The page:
Sunday, August 30, 2015

ATCs: You won't find this job on my resume

"Never a high rise window washer."
by Liz Armstrong
I laughed out loud opening the envelopes from this month's Artist Trading Card [ATC] swap. The theme was "You won't find this job on my resume," a sequel to last month's ATC swap, "My first paying job."

Some jobs suit our skill sets, our sense of adventure or our interests. But some career paths we have no desire to pursue. Then again, there might be a job (in your distant past) that just doesn't "fit" on a resumé.

Can identify with one or more of these?

"You won't find this job on my resumé."
by Marilyn League

Cathy says she's got two left feet, so you won't find "ballet dancer" on her resumé.
"Two left feet" by Cathy Dillon

Several traders want no part of the "friendly skies."
"Hot Air Balloon Pilot" by Judy Parton

"You won't find Flight Attendant on my resumé"
by Patti Moreland

"You won't find "Space Cadet" on my resumé"
by Sharon Griffith
"Dog Walker" by Dawn Spagna

"Domestic Goddess. So, who marries a "house"?"
by Veronica Hofman-Ortega

You won't find this job on Karen's resumé, but she says it was the best job ever —math tutor to college athletes!
"You won't find this job on my resumé!
But it was the best job ever!"
by Karen Downer

"You won't find this job on my resumé."
by Diane Pineschi

"A job you won't find on my resumé is a traveling musician."
by Debbie Joyner

Nursing is probably not a good choice of profession if you faint at the sight of blood.
"You won't find this job on my resumé.
(I faint at the sight of blood.)"
by Bonnie Stevens

I also find other wonderful surprises from traders when their squishy ATC envelopes come in the mail. Thanks, ATC artists! I enjoy every bit.

Sunday, August 9, 2015

Presentation: "From Field to Fabric" at Quilters Etc. guild

Recently, two quilt shop owners (from Sew 'n So Quilt Shop and Lana's Quilts and Sew Much More) asked if I could give a talk on the difference between "quilt shop quality fabrics" and the "fabric" [term used loosely here] one can get at big box stores.
"From Field to Fabric" presentation
The shop owners, in conjunction with the Quilters Etc. quilt guild, put out a great spread and hosted a delightful—as well as educational—evening for shop customers, guild members and their quilting friends at Lana's quilt shop. Here are some highlights from the evening.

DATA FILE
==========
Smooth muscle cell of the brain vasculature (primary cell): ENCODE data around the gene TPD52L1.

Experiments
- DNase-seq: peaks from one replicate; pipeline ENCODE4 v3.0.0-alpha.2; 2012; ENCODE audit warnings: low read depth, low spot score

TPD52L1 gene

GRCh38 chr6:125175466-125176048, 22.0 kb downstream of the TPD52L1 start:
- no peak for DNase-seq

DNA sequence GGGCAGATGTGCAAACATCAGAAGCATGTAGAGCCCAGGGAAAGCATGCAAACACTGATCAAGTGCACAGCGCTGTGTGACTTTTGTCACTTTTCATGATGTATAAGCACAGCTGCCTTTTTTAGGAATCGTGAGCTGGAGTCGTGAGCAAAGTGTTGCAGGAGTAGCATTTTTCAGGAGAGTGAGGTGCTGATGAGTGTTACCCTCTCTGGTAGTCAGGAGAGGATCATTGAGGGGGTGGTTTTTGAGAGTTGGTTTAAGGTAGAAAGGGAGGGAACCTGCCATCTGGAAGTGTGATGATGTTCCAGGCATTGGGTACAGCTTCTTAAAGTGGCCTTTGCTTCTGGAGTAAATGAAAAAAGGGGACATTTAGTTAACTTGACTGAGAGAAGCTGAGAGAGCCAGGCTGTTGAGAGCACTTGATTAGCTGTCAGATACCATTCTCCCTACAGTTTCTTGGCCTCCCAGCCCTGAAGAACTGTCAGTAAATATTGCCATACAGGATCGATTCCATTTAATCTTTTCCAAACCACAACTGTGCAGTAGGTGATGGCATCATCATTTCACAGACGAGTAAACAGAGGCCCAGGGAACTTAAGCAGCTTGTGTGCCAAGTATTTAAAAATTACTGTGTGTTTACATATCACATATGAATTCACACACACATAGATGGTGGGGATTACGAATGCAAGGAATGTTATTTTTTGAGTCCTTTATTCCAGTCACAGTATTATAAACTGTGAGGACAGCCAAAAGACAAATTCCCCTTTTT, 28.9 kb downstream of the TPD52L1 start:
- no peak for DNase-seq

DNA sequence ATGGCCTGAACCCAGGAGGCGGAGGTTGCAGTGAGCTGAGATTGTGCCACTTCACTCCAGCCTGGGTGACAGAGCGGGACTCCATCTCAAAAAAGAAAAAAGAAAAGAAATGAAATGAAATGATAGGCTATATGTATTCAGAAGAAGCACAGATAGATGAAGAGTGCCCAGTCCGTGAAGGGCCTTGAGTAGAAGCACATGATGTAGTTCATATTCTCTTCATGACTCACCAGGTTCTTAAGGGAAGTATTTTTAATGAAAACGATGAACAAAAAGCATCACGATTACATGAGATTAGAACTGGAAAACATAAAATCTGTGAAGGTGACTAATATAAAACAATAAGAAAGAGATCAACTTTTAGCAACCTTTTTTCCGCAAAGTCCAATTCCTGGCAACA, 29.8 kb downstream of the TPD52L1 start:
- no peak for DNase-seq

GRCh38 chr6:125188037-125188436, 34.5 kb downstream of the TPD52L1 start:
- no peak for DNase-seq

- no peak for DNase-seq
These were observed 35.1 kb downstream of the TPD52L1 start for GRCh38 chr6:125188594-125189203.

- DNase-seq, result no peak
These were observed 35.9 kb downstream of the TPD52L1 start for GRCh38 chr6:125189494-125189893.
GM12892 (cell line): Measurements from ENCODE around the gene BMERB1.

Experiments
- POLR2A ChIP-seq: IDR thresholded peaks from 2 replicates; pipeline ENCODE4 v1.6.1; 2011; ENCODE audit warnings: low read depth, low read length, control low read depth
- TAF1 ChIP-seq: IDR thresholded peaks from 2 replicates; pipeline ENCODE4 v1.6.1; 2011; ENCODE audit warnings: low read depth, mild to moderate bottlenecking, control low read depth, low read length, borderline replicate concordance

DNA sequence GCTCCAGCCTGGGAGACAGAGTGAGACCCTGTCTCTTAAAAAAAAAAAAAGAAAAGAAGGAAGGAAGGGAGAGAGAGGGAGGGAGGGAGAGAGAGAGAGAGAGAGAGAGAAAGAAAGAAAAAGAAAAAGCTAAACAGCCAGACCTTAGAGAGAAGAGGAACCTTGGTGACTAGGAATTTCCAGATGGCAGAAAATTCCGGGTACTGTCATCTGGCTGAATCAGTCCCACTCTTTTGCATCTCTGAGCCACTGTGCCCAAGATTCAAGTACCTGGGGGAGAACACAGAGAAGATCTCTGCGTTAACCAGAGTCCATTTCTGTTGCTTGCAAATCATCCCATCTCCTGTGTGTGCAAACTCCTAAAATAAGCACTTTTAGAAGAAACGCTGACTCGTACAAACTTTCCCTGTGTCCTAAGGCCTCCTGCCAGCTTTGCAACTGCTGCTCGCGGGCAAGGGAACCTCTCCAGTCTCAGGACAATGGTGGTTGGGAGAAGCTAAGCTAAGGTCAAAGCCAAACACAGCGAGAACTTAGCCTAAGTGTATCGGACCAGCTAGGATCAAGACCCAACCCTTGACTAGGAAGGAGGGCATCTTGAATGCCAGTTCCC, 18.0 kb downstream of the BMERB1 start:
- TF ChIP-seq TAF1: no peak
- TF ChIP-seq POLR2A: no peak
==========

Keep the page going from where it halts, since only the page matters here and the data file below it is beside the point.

In preparation for my talk, I did a little pre-presentation investigation at non-quilt shop locations where I purchased several fabric samples. The unmarked samples were presented to the attendees for inspection. 
Can you tell the difference between quilt shop fabric and others?
Attendees were asked to look at the fabrics . . . feel 'em . . .
Checking the fidelity of the designs and the softness and hand of the fabrics.
shake 'em . . .
Determining the differences in fabric.
light 'em up . . .
Holding fabrics up to the light provides insight
into opacity and weave structure.
and vote for the ones they thought were the better quality.

Unwashed vs. washed: how much shrinkage? does it ravel excessively?
surface qualities? any bleeding? fading?
The better quality batiks have a good hand, a smooth, soft finish and
crisp, detailed designs. After washing both brands, a noticeable distortion
and shrinkage was revealed with the lower quality batiks. 
The difference in the depth, detail, color palette, and richness of the prints
was very evident when comparing fabrics from different sources.
All in all, the quilters could identify the quilt shop fabrics from the "others." But why is there a difference?

My presentation continued with an overview of the steps and processes—from field to fabric—and the whys and wherefores that affect the quality of the finished product. From the planting, growing, maintaining and harvesting of the cotton crop, . . .
Bales of cotton.